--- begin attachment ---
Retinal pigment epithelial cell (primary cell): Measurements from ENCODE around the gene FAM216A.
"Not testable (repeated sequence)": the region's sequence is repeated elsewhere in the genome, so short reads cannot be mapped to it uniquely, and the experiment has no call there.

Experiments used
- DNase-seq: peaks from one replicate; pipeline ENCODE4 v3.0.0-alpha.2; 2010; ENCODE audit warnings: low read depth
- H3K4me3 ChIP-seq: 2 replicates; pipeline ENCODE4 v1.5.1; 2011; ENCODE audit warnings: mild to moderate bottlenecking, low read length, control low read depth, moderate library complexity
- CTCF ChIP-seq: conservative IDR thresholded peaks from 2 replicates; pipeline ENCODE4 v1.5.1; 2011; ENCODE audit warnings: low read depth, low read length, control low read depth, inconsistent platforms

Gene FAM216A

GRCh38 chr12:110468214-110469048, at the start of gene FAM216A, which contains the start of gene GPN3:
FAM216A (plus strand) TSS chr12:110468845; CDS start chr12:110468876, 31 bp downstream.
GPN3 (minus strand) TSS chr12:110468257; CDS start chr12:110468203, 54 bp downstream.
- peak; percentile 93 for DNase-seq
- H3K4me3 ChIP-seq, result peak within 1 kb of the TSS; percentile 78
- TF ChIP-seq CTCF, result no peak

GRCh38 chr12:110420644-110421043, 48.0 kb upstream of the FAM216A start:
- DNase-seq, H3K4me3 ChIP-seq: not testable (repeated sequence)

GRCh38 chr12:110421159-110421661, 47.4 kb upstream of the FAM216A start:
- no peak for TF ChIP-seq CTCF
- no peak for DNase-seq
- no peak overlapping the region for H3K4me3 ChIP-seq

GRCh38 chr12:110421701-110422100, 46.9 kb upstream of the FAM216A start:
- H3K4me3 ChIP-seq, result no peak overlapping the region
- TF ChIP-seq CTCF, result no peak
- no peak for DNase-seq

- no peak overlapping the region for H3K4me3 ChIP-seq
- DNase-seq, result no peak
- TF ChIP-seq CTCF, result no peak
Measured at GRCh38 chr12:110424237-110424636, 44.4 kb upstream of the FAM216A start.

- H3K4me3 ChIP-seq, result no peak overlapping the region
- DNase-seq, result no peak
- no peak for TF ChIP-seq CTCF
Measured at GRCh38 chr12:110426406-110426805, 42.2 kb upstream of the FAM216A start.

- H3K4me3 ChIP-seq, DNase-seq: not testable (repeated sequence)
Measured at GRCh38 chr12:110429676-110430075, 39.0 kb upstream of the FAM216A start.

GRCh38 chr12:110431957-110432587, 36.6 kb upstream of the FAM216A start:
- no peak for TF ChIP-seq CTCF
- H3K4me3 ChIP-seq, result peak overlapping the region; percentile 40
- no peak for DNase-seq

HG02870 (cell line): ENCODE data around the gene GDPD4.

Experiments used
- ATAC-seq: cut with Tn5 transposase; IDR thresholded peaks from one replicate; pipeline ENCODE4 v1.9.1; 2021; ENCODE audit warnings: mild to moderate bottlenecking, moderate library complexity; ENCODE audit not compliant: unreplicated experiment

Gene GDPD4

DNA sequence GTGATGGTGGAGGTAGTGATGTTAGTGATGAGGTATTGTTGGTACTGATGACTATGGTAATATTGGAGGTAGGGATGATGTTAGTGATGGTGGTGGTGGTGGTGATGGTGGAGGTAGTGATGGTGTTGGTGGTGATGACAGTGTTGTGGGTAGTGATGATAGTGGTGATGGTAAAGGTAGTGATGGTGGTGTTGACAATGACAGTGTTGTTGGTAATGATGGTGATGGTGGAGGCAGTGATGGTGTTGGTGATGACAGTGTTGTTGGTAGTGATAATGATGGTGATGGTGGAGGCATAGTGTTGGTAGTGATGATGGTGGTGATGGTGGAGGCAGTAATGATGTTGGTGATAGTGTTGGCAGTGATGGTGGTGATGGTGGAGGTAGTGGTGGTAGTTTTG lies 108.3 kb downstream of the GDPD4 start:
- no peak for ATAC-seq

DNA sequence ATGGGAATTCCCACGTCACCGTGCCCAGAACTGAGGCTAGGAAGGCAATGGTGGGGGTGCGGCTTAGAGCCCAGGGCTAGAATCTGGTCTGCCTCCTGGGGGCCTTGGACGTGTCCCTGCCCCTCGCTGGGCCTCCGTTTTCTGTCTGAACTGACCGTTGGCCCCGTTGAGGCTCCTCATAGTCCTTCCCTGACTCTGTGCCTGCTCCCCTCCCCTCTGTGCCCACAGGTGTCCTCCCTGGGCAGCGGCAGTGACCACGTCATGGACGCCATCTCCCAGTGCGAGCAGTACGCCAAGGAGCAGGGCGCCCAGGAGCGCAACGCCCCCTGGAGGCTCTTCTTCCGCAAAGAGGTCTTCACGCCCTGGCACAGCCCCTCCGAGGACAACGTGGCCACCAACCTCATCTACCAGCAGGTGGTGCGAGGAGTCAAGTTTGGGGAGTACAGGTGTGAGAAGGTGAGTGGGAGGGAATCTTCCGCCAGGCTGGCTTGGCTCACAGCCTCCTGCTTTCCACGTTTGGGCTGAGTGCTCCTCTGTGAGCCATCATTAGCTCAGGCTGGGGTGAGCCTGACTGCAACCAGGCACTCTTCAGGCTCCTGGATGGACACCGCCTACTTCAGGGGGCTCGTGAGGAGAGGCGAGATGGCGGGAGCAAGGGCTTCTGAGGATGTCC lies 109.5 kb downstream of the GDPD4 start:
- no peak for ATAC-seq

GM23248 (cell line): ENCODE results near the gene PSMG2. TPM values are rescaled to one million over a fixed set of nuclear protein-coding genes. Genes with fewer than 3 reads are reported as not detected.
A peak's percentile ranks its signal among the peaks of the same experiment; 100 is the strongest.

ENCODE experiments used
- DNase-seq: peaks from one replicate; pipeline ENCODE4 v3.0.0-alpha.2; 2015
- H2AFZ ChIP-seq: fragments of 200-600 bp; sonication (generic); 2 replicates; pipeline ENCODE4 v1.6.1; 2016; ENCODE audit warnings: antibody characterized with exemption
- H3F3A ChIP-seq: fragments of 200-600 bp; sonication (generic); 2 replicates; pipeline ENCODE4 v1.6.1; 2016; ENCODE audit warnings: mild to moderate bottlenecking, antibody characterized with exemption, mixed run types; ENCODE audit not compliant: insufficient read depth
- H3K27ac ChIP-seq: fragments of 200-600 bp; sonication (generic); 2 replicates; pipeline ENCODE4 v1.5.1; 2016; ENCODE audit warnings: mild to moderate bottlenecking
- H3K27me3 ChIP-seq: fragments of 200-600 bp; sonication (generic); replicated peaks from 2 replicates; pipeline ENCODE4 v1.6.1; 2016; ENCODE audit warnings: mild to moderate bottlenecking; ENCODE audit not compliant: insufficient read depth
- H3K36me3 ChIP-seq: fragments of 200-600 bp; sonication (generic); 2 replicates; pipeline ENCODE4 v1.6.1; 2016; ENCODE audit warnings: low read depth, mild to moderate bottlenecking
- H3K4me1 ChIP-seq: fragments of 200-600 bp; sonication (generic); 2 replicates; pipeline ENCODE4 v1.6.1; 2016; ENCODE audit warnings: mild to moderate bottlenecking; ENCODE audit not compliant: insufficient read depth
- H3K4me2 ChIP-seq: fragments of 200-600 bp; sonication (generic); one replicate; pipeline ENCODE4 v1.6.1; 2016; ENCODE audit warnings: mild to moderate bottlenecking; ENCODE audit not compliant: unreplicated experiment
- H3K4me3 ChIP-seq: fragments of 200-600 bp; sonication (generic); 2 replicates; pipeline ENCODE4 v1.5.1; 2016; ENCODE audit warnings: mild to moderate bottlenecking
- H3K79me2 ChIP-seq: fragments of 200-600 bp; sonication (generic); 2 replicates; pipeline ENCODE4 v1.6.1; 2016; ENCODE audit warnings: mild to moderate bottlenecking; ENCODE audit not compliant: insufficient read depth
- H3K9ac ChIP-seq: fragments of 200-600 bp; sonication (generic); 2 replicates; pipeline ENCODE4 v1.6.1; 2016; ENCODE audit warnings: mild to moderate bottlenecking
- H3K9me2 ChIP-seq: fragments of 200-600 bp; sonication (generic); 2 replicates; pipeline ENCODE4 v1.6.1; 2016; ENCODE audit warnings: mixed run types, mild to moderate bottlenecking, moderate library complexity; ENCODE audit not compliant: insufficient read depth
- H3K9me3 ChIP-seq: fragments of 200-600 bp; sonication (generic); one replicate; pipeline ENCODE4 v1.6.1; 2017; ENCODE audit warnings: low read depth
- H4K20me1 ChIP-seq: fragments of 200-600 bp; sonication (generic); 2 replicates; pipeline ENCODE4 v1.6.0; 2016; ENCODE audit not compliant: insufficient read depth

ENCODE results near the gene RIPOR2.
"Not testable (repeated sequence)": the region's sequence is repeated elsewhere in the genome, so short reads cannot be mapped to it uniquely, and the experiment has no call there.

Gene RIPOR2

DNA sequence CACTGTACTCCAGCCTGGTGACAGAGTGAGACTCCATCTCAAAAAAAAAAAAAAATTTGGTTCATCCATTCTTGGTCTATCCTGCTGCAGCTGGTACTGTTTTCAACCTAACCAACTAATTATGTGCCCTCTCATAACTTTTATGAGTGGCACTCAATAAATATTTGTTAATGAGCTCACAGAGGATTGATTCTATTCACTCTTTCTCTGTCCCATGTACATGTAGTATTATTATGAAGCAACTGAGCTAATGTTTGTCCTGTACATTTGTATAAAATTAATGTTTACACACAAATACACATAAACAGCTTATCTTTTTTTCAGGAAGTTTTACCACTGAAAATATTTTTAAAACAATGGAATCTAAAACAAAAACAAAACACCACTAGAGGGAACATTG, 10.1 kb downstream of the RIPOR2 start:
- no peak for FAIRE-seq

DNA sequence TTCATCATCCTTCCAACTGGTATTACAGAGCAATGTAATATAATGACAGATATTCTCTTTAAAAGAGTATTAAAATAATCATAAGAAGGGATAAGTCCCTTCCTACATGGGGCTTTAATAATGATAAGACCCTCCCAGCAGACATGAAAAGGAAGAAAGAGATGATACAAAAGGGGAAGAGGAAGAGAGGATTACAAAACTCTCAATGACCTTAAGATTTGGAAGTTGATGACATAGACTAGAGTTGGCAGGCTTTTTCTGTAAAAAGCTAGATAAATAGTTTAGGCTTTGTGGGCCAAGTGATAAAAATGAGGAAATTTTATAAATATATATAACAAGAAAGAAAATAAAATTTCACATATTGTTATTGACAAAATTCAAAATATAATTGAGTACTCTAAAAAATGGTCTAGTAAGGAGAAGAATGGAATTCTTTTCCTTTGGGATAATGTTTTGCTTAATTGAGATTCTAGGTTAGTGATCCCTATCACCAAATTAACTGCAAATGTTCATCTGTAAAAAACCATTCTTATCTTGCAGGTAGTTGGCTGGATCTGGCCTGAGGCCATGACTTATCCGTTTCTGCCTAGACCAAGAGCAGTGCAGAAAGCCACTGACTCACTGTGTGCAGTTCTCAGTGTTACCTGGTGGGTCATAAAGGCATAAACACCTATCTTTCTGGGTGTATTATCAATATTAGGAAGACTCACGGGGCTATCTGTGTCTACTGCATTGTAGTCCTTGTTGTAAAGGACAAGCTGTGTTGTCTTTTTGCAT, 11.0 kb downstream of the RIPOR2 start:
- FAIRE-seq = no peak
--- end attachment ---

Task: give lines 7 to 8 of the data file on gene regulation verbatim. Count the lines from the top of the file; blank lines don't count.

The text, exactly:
Gene FAM216A

GRCh38 chr12:110468214-110469048, at the start of gene FAM216A, which contains the start of gene GPN3: